PARIS (Reuters Life!) - With its full beard and elongated breasts, worn smooth by the hands of thousands of women praying for fertility, an androgynous wooden statue is the centerpiece of a new Paris show of native West African art.
“Dogon” at the Musee du quai Branly (www.quaibranly.fr) from April 5 to July 24 displays more than 300 wooden sculptures - statues, masks, and carved bas-relief granary doors of the Dogon people who live in eastern Mali.
Many sculptures in the show, some carbon-dated to the 10th century, depict hermaphrodite figues with both male and female features and are believed to play a role in fertility rituals.
“The Dogon believe it is the reunion between man and woman that makes the perfect being,” Helene Leloup, retired dealer in African art and organizer of the exhibition, told Reuters.
Featuring pieces from the Quai Branly’s own collection as well as from the Paris Dapper museum, the New York Metropolitan Museum of Art, the Brooklyn museum and private collections, the exhibition brings together Dogon woodcarvings as well as art from neighboring ethnic groups in eastern Mali.
Statues include horsemen, mother and child carvings and figures with their hands in the air, in a supplication for rain.
Helene Joubert, head of the Quai Branly museum’s sub-Saharan African art section, told Reuters that the many androgynous figures are typical of Dogon art and illustrate an obsession with the distinction between the sexes and the elimination of ambiguity between the two.
Anthropologists from France, the colonial ruler of most of West Africa, have long studied the Dogon and carted away hundreds of sculptures, especially during the 1930s, ahead of the opening of the Musee de l’Homme in Paris.
Many of the statues in the Quai Branly exhibition are centuries old and were carved by pre-Dogon people. The museum also displays giant Dogon masks, carved pillars from meeting houses and the doors as well as the intricate wooden locks to their millet granaries.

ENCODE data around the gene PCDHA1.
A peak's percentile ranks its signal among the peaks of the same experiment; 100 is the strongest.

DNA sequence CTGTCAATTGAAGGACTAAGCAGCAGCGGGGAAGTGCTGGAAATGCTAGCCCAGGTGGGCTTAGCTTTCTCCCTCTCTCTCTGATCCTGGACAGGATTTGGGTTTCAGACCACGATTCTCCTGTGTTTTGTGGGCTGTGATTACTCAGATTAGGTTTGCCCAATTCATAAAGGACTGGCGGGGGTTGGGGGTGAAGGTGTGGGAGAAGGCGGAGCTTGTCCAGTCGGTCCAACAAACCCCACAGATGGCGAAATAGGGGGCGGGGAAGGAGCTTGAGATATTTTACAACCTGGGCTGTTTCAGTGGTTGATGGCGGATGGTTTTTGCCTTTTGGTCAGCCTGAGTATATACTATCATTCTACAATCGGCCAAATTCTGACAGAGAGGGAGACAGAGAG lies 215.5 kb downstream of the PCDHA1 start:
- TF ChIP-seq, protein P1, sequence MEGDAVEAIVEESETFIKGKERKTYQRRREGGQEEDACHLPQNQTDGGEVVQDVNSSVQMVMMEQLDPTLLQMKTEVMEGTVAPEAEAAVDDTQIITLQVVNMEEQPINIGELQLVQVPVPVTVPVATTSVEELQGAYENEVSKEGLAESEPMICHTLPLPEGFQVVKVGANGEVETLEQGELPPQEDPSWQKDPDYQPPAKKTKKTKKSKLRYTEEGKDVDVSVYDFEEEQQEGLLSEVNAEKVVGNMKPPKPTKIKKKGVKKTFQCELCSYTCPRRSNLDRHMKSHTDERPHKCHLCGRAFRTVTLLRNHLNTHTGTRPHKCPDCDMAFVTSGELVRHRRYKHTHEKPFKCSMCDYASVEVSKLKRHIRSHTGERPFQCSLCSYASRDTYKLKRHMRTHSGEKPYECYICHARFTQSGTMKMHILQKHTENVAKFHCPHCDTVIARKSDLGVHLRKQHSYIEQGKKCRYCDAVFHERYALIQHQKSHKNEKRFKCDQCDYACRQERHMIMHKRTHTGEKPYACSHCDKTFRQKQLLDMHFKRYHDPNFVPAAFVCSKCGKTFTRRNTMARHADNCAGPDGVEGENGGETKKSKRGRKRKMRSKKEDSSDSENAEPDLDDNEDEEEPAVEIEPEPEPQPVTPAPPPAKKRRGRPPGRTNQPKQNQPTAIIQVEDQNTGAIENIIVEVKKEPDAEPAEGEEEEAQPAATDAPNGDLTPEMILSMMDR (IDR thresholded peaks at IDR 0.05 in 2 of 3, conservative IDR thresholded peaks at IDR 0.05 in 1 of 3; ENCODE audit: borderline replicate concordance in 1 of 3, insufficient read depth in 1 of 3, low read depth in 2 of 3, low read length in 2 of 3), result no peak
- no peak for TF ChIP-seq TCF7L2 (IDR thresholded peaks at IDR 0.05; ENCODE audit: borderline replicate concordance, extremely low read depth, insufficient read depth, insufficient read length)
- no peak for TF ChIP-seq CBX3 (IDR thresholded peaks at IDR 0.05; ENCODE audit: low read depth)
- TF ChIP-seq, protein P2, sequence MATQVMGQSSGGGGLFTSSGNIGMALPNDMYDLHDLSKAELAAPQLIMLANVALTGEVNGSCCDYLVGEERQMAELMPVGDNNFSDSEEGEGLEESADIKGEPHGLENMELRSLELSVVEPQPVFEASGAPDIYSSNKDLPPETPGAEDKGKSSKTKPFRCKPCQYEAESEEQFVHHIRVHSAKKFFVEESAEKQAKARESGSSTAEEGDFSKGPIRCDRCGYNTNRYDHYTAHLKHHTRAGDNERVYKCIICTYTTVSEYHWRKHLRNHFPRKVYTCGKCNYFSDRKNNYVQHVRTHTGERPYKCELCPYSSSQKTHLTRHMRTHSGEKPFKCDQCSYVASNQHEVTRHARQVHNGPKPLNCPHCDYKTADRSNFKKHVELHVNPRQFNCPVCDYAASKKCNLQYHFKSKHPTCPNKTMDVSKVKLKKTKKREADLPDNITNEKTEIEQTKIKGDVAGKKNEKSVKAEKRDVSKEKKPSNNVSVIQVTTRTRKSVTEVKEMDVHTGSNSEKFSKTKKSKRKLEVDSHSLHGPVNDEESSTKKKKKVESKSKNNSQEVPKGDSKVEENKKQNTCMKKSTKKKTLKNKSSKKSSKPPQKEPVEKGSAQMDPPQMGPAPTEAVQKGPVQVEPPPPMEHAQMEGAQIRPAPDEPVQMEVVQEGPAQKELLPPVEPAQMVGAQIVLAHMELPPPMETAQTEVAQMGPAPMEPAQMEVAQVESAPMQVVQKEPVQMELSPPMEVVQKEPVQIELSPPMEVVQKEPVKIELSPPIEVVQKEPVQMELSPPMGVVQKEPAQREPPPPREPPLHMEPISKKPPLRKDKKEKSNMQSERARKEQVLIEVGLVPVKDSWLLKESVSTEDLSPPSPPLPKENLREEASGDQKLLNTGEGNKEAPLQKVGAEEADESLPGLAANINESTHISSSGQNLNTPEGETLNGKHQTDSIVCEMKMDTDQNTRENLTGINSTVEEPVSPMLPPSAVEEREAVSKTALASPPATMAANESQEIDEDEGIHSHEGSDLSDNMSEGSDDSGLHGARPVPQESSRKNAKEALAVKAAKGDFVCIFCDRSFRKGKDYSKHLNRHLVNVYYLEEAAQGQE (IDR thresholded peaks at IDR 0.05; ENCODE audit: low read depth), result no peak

Hardwood stools are a staple of Dogon art. Each has eight caryatid figures supporting the seat — the eight mythical ancestors, four males and their female twins, of the Dogon creation myth.
The Dogon live along the Bandiagara escarpment, a 200 km (124 miles) stretch of cliffs in Mali running roughly parallel to the Niger river.
A mainly animist tribe numbering about 400,000 to 800,000 today, the Dogon fled islamization in the coastal provinces and built houses in and around the sandstone cliffs that overlook the wide savannah plains toward Burkina Faso.
A Unesco World Heritage site, the Bandiagara is a day’s travel from two other Heritage sites: the city of Djenne with its huge adobe mosque, and the desert town of Timbuktu.
Experts say the growth of adventure tourism in Mali has fueled a woodcarving cottage industry and that Dogon sculpture, now dissociated from its original religious function, increasingly finds its way to African art galleries in the West.
Many of the visitors to the Quay Branly museum in the first week of the exhibit were people who have traveled in Mali and have brought back Dogon artwork from there.
“It is great to see the origins of Dogon art,” said Michel Kadeyan, who said he had bought Dogon masks, a door and wooden lock on a trip through Dogon country.
Editing by Paul Casciato